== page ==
wGSEA v1.8 on CRAN now

A new version of wgsea is up on CRAN. It now includes testing with the testthat package, thanks to Olly Burren, and a bugfix for the way propensity weights were generated in the wilcoxon() function.


Coloc v2.3

Coloc v2.3 is up on CRAN.

2013-09-25  Chris Wallace  <chris.wallace@cimr.cam.ac.uk>

        * v2.3
        BUGFIX: Introduced a function to estimate trait variance
        from supplied coefficients and standard errors.  This is used
        within the approach implemented in coloc.abf(), and replaces the
        earlier version which implicity assumed that var(Y)=1 for
        quantitative traits, which could lead to incorrect inference when
        var(Y) was far from 1.

Pretty printing progress bars from .Call in R

I wanted to do something that takes a while in C (called from R) and wanted to print a progress bar.

In the R function, I did

pBar <- txtProgressBar( min = 0, max = n, style = 3 )
ret <- .Call("myfunction", arg1, arg2, as.integer(type), pBar, PACKAGE="annotSnpStats")

In the C function, I had

SEXP myfunction(SEXP arg1, SEXP arg2, SEXP Rtype, SEXP pBar) {

  int nprotect=0;
  SEXP utilsPackage, percentComplete;
  PROTECT(utilsPackage = eval(lang2(install("getNamespace"), ScalarString(mkChar("utils"))), R_GlobalEnv));
  PROTECT(percentComplete = allocVector(INTSXP, 1));
  int *rPercentComplete = INTEGER(percentComplete);

  for(i=0; i<nx; i++) { // index rows of x
  *rPercentComplete = i; //this value increments
  eval(lang4(install("setTxtProgressBar"), pBar, percentComplete, R_NilValue), utilsPackage);




And … it … just … worked! Happy day.

To see the full R function, go to dups in snp-match.R and the C is in countdiffs in comparisons.c.

Coloc v2.2

Coloc v2.2 is up on CRAN. The last two changes are shown below. The important thing is that the arguments to coloc.abf() have changed. Please do revise your code!

I do try and avoid completely changing arguments to released functions, but in this case, the function was introduced relatively recently, and the change makes sense because it allows us to analyse either datasets for which coefficients and standard errors are available, or for which only p values and minor allele frequencies are available, in a single function.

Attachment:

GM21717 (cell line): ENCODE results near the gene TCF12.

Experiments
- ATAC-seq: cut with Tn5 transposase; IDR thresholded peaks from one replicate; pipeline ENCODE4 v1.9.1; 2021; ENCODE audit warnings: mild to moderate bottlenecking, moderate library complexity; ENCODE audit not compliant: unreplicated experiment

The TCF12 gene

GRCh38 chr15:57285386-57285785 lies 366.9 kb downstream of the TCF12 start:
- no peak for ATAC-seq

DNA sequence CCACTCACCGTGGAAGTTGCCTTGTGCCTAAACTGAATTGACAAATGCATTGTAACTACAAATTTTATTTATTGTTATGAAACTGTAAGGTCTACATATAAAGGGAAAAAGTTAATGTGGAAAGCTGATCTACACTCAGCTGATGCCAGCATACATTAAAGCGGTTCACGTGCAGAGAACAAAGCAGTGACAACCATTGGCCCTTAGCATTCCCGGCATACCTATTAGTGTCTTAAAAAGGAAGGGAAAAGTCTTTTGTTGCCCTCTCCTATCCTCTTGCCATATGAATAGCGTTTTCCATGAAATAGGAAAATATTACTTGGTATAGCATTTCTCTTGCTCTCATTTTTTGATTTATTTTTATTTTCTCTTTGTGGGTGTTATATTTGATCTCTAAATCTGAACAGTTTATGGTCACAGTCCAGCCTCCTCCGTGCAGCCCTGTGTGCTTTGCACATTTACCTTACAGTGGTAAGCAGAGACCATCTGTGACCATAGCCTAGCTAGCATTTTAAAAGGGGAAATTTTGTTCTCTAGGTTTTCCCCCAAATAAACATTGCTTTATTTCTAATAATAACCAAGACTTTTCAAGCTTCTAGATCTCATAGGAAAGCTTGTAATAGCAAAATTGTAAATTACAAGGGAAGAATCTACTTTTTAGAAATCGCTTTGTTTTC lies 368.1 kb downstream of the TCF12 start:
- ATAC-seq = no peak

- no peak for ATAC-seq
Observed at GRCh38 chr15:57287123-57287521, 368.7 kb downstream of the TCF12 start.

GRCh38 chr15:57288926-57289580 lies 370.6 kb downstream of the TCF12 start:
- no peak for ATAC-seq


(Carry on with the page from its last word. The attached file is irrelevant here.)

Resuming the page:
2013-19-06  Chris Wallace  <chris.wallace@cimr.cam.ac.uk>

        * v2.2
        Merged coloc.abf and coloc.abf.imputed(), so that datasets for
        wheich beta, var(beta) are available can be matched to datasets
        with only p values and maf.2

        This means the arguments to coloc.abf() have been changed!  Please
        check ?coloc.abf for the new function.
2013-03-06  Chris Wallace  <chris.wallace@cimr.cam.ac.uk>

        * v2.1
        Bug fix for coloc.abf() function, which used p12 instead of
        log(p12) to calculate L4.

        New function coloc.abf.imputed() to make better use of fuller
        information on imputed data.

Major update to coloc package

I am a co-author on another paper about colocalisation posted on arXiv. It’s a novel approach, using Bayesian inference based on Approximate Bayes Factors derived from p values, making colocalisation testing much more practical when data is not often as open access as claimed. My co-author, Vincent Plagnol, has written a nice post about it on Haldane’s Sieve.

The software to conduct these tests has been included in my coloc package, and I think such a change deserves a bump in version, so coloc v2.0 is now available on CRAN, together with a new vignette, explaining the different methods of analysis available, but see the papers 1 2 for the nitty gritty.

Writing R vignettes in emacs org mode using ox-ravel

I want to be able to write R vignettes in org-mode. Crazy, perhaps, but it has become my default way to write everything, notes on current projects, even beamer slides and papers. Now I need to write a vignette for the coloc R package, and switching to Sweave reminds me what a pain that is. So I had a play with knitr before, and liked it, but again it means learning a new markup syntax.

I have found ox-ravel, which means I can now write .org files, and export part or all to Sweave, knitr, brew, etc. I cannot stress just how fantastic this is, in allowing me to write everything in one syntax!

But setting it up required updating org-mode, because it requires the new ox export engine found in org-8. In the process, I didn’t want to break org2blog which I use to write these blog posts. Knowing this could get complicated, I documented each step here.

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